JavaScript: Control, Loops, Arrays

Dr. Greg Bernstein

Updated August 29th, 2019

Control, Loops, and Arrays

Readings

  1. Control flow and error handling

  2. Loops and iteration

  3. Indexed collections.

Control Flow

Blocks

Just like C++ and Java. Used to group statements:

{
  statement_1;
  statement_2;
  statement_n;
}

If Statement

Just like C++ and Java:

if (condition) {
  statement_1;
} else {
  statement_2;
}

Falsey Values

You’ll sometimes see very terse JavaScript conditional statements. These take advantage of the following evaluating to false in an if:

false, undefined, null, 0, NaN, and the empty string ("")

Switch Statement

Similar to C++ and Java, however the labels are usually strings. Don’t forget the break statement!

switch (expression) {
  case label_1:
    statements_1
    [break;]
  case label_2:
    statements_2
    [break;]
    ...
  default:
    statements_def
    [break;]
}

Exceptions

JavaScript supports exceptions similar to C++ and Java.

  • There is a throw statement you can use to throw any object including numbers and strings
  • There are standard Error objects you can throw.
  • You use a try/catch block when you want to handle exceptions.

Throw Statement

Examples from MDN:

throw 'Error2';   // String type
throw 42;         // Number type
throw true;       // Boolean type
throw {toString: function() { return "I'm an object!"; } };

Try/Catch

Basic structure:

try {
    // A bunch of statements
    // that could throw an exception
}
catch(e) {
    // Statements to handle the exception
    // The exception is gotten via the "e"
    // parameter. You can give this parameter any name.
}

Loops

For Statement

General form

for ([initialExpression]; [condition]; [incrementExpression])
  statement

Example:

for(var i = 0; i < 10; i++) {
    console.log(i.toString() + "vcubed = " + i*i*i);
}

Do While Statement

General form:

do
  statement
while (condition);

Example:

var i = 3;
do {
    console.log(i++);
} while(i < 5);

while Statement

General form

while(condition)
    statement

Example:

message = "Code! ";
while (message.length < 40) {
    message += "The Web, ";
}
console.log(message);

break Statement

From MDN

Use the break statement to terminate a loop or switch statement.

continue Statement

From MDN

The continue statement can be used to restart a while, do-while or for statement. It terminates the current iteration of the innermost enclosing while, do-while, or for statement and continues execution of the loop with the next iteration. In a while loop, it jumps back to the condition. In a for loop, it jumps to the increment-expression.

for in statement

For enumerating properties of objects:

for (variable in object) {
  statements
}

for in statement

Example:

myObject = {name: "Dr. B", topic: "Web Dev", fun: true};
for (var prop in myObject) {
    console.log("Property: " + prop + ", has value: " + myObject[prop]);
}

Caution objects other than those you directly create may inherit many other properties. Use the method .hasOwnProperty(propString) to test.

for of Statement

A nicer way to loop over iterable objects such as arrays.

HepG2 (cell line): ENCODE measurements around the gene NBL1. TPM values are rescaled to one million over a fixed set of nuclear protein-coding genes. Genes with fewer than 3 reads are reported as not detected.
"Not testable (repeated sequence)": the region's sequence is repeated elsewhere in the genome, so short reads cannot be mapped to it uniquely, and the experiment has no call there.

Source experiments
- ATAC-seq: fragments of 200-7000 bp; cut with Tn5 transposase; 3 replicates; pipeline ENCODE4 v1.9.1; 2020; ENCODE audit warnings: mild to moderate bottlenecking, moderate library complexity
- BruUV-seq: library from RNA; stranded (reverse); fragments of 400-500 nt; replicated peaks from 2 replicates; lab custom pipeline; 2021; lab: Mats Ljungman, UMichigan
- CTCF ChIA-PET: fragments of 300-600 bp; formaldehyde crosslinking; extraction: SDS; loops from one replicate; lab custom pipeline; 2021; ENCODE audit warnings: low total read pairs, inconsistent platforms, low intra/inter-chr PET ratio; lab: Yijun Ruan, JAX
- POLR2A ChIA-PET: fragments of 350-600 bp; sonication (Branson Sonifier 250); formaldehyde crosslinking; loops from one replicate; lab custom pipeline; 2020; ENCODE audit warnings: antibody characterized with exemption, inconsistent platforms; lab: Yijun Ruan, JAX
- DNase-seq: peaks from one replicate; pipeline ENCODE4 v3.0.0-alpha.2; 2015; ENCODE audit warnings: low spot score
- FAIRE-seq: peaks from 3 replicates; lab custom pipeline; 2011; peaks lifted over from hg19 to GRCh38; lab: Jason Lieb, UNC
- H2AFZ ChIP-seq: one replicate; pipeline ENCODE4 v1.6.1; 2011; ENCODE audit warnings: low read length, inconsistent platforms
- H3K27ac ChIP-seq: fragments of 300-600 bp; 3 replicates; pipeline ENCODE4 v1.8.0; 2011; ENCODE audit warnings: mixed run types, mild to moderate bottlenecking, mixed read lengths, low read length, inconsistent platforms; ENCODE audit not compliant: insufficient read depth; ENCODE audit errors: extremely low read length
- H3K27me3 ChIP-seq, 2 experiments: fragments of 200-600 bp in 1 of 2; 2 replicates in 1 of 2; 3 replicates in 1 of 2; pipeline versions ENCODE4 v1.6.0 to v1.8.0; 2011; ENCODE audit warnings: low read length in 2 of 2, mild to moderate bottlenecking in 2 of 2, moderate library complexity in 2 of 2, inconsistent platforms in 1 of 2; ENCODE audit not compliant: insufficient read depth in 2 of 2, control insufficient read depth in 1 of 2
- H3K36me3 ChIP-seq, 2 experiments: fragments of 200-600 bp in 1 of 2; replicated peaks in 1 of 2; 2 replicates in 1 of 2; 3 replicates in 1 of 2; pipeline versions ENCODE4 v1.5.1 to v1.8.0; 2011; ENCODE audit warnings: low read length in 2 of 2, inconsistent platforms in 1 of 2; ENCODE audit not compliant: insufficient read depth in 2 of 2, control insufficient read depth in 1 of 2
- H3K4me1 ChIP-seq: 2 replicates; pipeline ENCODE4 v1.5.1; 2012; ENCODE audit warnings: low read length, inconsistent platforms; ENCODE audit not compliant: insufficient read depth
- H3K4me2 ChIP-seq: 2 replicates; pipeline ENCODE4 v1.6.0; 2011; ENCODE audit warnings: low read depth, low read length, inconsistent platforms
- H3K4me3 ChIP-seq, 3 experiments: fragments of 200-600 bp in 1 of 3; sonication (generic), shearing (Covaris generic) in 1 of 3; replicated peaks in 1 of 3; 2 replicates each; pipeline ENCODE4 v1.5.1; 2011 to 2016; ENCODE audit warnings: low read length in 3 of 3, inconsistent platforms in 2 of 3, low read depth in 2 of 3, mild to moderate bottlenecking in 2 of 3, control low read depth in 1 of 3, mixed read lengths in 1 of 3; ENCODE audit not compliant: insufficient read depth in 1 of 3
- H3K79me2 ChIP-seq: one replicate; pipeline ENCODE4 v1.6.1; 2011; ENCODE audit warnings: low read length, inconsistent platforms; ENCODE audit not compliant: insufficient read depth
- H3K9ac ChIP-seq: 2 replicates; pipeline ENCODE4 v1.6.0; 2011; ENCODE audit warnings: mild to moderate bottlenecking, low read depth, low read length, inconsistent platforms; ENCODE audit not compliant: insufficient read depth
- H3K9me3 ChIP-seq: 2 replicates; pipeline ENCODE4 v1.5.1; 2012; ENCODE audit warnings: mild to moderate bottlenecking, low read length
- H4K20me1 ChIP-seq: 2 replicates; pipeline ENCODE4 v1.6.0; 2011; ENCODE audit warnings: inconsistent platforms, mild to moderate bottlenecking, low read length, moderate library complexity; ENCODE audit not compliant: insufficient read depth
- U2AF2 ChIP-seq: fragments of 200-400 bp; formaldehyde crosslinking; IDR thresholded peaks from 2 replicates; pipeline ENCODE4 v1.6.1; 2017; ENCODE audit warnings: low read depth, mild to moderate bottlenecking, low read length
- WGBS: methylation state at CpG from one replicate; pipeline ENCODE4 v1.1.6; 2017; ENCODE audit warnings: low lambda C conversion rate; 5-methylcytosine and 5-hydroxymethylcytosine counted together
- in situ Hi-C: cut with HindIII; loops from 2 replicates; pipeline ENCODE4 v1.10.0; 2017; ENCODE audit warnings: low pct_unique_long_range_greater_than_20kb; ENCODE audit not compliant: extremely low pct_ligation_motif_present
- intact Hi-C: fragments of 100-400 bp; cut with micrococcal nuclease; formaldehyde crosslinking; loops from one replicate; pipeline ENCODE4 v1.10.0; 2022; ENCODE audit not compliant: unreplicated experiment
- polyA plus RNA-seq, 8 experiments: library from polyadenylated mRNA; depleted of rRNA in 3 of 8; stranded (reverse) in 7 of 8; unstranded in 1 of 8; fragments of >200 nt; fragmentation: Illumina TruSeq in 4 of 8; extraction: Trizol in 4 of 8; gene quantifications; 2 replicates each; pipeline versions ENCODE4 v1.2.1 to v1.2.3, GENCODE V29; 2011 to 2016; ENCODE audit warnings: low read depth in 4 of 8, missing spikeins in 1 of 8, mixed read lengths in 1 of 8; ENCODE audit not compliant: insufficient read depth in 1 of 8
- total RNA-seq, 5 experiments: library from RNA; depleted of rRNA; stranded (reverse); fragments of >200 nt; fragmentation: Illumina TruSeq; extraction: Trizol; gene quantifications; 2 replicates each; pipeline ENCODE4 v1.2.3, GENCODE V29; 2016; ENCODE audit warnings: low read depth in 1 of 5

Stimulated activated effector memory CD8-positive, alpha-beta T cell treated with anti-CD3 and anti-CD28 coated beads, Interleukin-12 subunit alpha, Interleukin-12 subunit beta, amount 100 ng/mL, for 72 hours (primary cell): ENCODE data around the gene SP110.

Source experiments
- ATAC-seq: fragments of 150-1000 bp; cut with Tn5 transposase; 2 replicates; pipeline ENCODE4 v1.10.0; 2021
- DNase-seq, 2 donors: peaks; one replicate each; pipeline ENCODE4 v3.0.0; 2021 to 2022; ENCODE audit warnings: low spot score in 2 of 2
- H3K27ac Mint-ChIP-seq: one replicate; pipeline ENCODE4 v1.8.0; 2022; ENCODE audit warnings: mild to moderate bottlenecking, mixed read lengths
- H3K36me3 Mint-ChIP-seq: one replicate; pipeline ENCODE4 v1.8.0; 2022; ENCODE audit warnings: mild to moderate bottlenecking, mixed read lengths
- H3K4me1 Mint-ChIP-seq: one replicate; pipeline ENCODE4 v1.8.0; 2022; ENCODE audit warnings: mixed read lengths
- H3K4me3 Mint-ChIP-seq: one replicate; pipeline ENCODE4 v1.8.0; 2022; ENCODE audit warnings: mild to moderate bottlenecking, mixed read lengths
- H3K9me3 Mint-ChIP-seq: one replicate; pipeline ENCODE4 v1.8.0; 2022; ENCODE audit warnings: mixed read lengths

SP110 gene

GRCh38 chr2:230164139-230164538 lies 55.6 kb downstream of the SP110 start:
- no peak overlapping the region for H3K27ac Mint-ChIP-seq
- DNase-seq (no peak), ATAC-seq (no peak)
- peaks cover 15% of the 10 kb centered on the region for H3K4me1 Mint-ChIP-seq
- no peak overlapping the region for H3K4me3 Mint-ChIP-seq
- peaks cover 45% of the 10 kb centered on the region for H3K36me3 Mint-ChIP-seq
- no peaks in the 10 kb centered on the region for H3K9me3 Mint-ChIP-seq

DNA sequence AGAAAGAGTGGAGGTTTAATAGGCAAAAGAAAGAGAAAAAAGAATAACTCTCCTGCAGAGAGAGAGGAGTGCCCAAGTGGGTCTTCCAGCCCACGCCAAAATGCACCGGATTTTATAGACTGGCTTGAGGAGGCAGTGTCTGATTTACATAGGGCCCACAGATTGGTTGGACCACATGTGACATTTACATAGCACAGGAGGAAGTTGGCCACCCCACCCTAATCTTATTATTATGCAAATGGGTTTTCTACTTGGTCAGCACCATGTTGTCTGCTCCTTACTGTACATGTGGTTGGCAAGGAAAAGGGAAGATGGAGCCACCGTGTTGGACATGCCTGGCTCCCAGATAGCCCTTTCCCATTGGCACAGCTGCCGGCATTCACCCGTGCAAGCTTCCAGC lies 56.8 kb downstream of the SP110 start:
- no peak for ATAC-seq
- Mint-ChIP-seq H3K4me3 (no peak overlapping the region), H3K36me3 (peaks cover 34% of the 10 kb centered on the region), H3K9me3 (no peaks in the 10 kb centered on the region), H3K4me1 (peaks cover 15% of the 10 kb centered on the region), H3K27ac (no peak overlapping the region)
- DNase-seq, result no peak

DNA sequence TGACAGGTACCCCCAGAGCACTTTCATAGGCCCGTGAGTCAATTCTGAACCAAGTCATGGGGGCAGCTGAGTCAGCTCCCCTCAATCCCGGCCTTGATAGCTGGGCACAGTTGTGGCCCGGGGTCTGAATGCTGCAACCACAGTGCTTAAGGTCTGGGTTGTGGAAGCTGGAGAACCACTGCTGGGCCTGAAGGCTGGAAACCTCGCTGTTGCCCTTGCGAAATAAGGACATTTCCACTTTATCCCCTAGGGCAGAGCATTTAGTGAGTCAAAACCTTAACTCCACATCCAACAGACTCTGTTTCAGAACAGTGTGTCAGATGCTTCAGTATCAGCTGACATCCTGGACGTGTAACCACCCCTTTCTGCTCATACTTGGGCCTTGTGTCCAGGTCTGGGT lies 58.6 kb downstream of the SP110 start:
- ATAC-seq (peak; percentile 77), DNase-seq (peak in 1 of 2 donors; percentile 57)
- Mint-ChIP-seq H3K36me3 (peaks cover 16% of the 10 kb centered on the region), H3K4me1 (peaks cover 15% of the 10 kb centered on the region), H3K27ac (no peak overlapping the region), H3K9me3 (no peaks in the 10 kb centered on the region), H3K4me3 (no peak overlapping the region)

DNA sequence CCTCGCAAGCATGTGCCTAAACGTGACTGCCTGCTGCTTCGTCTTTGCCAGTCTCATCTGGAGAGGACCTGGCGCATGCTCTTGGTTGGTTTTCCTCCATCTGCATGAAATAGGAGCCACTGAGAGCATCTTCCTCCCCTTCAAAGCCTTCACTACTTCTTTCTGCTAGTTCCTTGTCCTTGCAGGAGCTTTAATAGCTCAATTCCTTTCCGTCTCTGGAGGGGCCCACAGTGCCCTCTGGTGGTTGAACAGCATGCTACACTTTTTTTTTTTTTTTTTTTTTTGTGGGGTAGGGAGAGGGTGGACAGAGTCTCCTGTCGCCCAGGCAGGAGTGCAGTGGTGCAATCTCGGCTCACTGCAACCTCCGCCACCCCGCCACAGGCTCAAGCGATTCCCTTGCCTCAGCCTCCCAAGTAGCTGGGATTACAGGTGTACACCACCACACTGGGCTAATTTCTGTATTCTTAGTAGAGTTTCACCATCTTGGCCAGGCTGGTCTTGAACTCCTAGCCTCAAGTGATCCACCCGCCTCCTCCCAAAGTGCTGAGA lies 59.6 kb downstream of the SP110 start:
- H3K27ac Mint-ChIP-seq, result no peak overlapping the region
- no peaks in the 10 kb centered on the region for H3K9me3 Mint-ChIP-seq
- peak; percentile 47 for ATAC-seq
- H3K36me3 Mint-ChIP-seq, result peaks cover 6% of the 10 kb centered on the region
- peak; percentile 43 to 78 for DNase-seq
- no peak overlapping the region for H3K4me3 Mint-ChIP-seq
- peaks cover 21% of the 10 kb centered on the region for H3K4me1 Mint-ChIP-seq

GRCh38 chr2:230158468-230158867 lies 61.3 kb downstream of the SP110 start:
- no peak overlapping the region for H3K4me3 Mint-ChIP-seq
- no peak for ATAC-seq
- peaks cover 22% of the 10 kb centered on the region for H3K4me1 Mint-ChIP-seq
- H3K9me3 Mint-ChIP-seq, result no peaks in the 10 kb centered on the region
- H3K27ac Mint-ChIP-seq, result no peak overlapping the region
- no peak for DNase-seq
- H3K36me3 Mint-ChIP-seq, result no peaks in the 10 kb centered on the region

for (variable of object) {
  statement
}

Example:

myArray = ["Let's", "program", "the", "web"];
for (var word of myArray) {
    console.log(word);
}

Arrays

Creating Arrays

From MDN

var arr = new Array(element0, element1, ..., elementN);
var arr = Array(element0, element1, ..., elementN);
var arr = [element0, element1, ..., elementN];

Creating an Array with Empty Slots

From MDN. I’ve never had occasion to do this.

// arrayLength must be an integer
var arr = new Array(arrayLength);
var arr = Array(arrayLength);

Populating an Array

From MDN.

var emp = [];
emp[0] = 'Casey Jones';
emp[1] = 'Phil Lesh';
emp[2] = 'August West';

Array Methods

  • concat(): joins two arrays and returns a new array.

  • join(deliminator = ','): joins all elements of an array into a string.

  • push(): adds one or more elements to the end of an array and returns the resulting length of the array.

Array Methods

  • pop(): removes the last element from an array and returns that element.

  • shift(): removes the first element from an array and returns that element.

  • unshift(): adds one or more elements to the front of an array and returns the new length of the array.

Array Methods

  • slice(start_index, upto_index): extracts a section of an array and returns a new array.

  • splice(index, count_to_remove, addElement1, addElement2, ...): removes elements from an array and (optionally) replaces them. It returns the items which were removed from the array.

  • reverse(): transposes the elements of an array: the first array element becomes the last and the last becomes the first.

Array Methods

  • sort(): sorts the elements of an array. Can take a callback function for custom sorting.

  • indexOf(searchElement[, fromIndex]): searches the array for searchElement and returns the index of the first match.

  • lastIndexOf(searchElement[, fromIndex]): works like indexOf, but starts at the end and searches backwards.

Array Methods

  • forEach(callback[, thisObject]): executes callback on every array item.

  • map(callback[, thisObject]): returns a new array of the return value from executing callback on every array item.

  • filter(callback[, thisObject]): returns a new array containing the items for which callback returned true.

Array Methods

  • every(callback[, thisObject]): returns true if callback returns true for every item in the array.

  • some(callback[, thisObject]): returns true if callback returns true for at least one item in the array.

  • reduce(callback[, initialValue]): applies callback(firstValue, secondValue) to reduce the list of items down to a single value.

Array Methods

  • reduceRight(callback[, initialValue]): works like reduce(), but starts with the last element.